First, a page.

poisonous plants in your landscape

Poisonous Plants in Your Landscape

Poisonous plants in your landscape can put any homeowner or landscape crew at risk from the painful rashes they cause. Some of the plants can even cause blindness or permanent sensitivity to light. If you or a client have an infestation of poisonous plants in your landscape, you should take steps to eradicate them as soon as possible. We have the three most common poisonous landscapes listed below with instructions and how to get rid of them. Remember that Valley Green staff can help in picking an herbicide to help eradicate the poisonous plants in your landscape.

Poison Ivy
Poison Ivy is a very common plant that can cause a painful and itchy rash. Poison Ivy prefers moist and wooded areas but can found in open planted areas. It grows as a shrub or climbing vine. The substance that causes the rash is called urushiol. It can be transferred to clothing and the fur of pets so be cautious and properly wash any surface that you think has come into contact with the oil.

Getting rid of poison ivy is a challenge. It should never be burned as the smoke can irritate the lungs and possibly cause a terrible allergic reaction. You can dig the poison ivy out by hand but must wear gloves and a long-sleeved shirt when doing so. If you have a large spread of poison ivy growing on your property, Glyphosate can kill poison ivy off but it needs to be applied with the proper dosage and at the right intervals.

Giant Hogweed
Customers in New Hampshire and New York should watch out for this attractive yet dangerous plant. It grows to heights between seven and fourteen feet tall. Giant Hogweed is dangerous because of the sap it oozes. The chemicals in it cause photo sensitivity in the skin which results in painful blisters. It is especially dangerous if it gets into someone’s eye. If the sap gets into someone’s eye, they can end up susceptible to blindness and permanent sensitivity to light.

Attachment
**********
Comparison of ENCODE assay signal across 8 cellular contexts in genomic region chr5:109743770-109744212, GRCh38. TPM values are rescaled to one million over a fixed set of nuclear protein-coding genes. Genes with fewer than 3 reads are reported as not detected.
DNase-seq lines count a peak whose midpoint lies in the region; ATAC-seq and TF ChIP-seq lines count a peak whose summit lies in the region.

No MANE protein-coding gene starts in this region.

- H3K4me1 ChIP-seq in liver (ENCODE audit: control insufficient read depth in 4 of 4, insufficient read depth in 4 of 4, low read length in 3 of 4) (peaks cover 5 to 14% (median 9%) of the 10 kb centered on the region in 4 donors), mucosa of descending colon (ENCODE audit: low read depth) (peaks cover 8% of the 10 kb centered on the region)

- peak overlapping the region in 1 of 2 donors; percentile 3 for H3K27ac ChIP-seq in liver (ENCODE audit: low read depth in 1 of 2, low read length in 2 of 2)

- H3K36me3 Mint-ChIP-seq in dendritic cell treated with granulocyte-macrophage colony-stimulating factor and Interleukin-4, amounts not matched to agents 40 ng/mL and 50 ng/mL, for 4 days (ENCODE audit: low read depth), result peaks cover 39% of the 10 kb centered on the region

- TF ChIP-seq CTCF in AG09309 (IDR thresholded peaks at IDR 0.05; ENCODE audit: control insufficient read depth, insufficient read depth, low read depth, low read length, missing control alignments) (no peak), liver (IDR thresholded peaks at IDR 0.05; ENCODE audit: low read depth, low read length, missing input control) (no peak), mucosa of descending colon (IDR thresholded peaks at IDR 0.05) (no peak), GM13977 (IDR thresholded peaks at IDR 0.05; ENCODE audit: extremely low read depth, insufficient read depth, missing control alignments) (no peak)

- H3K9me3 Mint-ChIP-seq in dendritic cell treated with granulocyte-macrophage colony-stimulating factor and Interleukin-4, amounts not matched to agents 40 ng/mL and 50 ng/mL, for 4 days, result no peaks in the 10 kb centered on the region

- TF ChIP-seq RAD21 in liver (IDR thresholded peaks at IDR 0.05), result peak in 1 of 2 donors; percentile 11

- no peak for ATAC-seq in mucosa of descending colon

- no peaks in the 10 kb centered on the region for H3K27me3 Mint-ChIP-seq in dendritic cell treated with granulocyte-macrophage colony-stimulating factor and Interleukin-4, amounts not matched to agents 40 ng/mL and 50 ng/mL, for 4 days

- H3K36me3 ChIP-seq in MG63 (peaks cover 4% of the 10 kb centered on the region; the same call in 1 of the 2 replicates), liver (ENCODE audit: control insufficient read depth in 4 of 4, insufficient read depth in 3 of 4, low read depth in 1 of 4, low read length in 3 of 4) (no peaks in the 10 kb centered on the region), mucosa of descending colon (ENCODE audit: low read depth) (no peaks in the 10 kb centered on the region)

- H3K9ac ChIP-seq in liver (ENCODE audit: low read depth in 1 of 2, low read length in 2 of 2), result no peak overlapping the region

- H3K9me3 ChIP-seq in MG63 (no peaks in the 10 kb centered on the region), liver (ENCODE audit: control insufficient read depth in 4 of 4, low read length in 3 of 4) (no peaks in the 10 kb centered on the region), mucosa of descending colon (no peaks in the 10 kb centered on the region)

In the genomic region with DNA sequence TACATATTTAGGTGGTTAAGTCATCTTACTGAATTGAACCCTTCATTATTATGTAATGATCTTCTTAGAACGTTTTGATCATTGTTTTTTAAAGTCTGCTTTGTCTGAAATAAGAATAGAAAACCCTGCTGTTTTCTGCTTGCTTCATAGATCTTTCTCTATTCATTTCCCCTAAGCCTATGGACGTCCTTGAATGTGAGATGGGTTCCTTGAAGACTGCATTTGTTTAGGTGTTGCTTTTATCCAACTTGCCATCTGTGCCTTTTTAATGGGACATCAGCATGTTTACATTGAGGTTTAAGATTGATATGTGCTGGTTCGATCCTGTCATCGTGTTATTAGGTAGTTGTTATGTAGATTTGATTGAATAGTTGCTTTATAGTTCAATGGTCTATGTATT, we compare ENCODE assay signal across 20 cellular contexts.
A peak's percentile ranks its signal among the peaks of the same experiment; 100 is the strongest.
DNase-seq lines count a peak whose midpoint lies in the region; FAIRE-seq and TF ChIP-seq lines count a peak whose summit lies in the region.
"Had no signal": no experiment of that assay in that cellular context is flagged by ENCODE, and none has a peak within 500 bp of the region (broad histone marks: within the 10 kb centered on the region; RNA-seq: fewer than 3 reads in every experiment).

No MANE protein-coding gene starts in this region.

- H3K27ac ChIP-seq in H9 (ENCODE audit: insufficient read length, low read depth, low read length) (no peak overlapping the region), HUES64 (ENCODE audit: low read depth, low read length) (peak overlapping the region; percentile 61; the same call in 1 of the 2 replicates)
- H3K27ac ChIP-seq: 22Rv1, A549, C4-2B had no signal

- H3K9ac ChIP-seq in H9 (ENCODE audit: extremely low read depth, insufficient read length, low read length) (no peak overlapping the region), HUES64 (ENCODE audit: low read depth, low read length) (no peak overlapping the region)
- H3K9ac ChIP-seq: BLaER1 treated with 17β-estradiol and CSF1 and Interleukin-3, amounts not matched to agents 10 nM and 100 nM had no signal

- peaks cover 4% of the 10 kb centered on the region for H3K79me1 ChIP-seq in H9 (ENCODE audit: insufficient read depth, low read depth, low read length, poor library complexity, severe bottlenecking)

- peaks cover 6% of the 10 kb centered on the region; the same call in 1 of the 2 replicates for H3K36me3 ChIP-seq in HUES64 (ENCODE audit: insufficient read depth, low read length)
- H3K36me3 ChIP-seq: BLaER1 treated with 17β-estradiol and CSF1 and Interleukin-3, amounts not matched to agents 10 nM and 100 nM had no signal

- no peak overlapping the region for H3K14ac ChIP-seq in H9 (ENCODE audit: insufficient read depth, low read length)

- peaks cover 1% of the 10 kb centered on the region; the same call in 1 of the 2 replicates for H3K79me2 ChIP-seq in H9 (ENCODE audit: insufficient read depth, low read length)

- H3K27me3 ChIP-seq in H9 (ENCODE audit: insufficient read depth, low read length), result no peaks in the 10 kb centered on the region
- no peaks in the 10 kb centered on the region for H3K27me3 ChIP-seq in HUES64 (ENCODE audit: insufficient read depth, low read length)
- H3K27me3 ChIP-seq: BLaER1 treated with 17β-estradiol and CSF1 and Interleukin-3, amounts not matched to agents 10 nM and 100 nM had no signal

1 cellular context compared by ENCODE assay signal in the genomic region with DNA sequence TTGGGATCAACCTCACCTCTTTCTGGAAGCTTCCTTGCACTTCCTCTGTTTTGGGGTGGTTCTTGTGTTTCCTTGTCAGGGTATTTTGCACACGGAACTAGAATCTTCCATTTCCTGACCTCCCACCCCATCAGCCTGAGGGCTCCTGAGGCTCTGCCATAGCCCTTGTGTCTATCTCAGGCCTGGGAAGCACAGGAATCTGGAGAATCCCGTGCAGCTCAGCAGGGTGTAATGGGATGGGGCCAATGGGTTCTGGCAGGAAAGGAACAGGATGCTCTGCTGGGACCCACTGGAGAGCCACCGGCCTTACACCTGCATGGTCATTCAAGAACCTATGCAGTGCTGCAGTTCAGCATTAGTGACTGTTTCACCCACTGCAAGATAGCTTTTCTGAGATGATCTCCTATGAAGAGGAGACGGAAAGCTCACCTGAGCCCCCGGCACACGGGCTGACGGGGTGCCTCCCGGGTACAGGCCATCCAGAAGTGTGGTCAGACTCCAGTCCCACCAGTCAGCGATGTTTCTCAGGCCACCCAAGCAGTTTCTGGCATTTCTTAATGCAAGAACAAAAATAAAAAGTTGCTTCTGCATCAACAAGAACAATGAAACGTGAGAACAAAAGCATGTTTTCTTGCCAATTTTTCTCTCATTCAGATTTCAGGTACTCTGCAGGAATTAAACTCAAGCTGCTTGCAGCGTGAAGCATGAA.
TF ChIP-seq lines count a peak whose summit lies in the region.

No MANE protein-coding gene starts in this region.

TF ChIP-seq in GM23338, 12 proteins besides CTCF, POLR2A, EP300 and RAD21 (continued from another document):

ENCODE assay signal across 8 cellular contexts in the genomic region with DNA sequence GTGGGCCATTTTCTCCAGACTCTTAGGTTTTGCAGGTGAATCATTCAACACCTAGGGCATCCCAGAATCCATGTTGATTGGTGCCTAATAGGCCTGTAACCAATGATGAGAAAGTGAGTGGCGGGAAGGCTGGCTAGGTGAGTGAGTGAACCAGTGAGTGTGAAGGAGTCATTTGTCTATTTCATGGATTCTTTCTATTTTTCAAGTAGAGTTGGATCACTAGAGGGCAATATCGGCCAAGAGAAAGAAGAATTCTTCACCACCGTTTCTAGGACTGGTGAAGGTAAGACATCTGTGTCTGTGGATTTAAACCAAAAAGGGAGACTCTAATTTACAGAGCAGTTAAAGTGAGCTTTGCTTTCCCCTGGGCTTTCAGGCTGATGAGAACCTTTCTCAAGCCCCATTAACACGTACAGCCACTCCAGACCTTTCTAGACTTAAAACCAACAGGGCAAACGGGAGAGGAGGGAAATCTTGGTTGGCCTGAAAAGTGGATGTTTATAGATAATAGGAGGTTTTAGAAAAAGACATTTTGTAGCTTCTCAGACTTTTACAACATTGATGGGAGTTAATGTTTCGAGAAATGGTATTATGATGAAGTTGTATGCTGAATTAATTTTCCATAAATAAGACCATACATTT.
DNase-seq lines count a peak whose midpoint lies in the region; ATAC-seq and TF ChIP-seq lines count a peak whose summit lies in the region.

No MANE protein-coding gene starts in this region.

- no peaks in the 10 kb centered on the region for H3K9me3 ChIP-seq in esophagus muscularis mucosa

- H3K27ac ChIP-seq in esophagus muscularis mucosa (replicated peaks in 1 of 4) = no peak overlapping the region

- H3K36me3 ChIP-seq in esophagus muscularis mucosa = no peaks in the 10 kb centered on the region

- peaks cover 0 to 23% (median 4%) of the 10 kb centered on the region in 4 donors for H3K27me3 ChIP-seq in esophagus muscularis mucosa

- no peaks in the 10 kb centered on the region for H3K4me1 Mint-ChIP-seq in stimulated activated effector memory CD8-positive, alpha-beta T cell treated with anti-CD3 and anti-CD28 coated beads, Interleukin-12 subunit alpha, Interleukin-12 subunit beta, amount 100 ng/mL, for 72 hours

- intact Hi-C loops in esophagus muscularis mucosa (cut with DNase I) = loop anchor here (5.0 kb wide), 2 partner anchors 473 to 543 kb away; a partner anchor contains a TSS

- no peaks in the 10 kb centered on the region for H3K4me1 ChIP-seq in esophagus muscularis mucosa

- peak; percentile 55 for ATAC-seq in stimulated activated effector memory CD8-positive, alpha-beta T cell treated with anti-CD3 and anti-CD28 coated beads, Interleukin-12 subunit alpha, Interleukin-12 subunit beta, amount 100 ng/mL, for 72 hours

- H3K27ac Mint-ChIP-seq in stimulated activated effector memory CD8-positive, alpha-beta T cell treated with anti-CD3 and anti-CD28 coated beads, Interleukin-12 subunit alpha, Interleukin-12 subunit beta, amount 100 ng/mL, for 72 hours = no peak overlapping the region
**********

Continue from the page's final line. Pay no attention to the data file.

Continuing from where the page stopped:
To get rid of Hogweed, you’ll need to cut the roots remove the heads off of the flowers. Always wear eye protection, gloves, along sleeved shirt, and long pants. You can also use Glyphosate to get rid of the plant but remember that the seeds can remain viable in the soil for up to fifteen years. To prevent this plant from coming back, plant something else that will provide competition for the remaining seedlings.

Poison Sumac
The plant grows as a small tree or shrub. Its stems are red and it has medium-sized green leaves. It has the same oil as Poison Ivy called urushiol. It also causes the same itchy and burning rash. What makes Poison Sumac worse than Poison Ivy is that the urushiol is more concentrated in poison sumac. This makes the urushiol’s reaction on the skin much worse. The oil can even exist on dead Poison Sumac.There are several varieties of Poison Sumac, these include Staghorn Sumac, Fragrant Sumac, and Evergreen Sumac.

Removing any type of Poison Sumac must be done with protective clothing and eyewear. Trim it down with pruning shears and bag the clippings right away. Never burn them as the smoke is toxic. Make sure you dispose of the roots and cover the areas where the plant was growing with cardboard. This will ensure any remaining plants are smothered.

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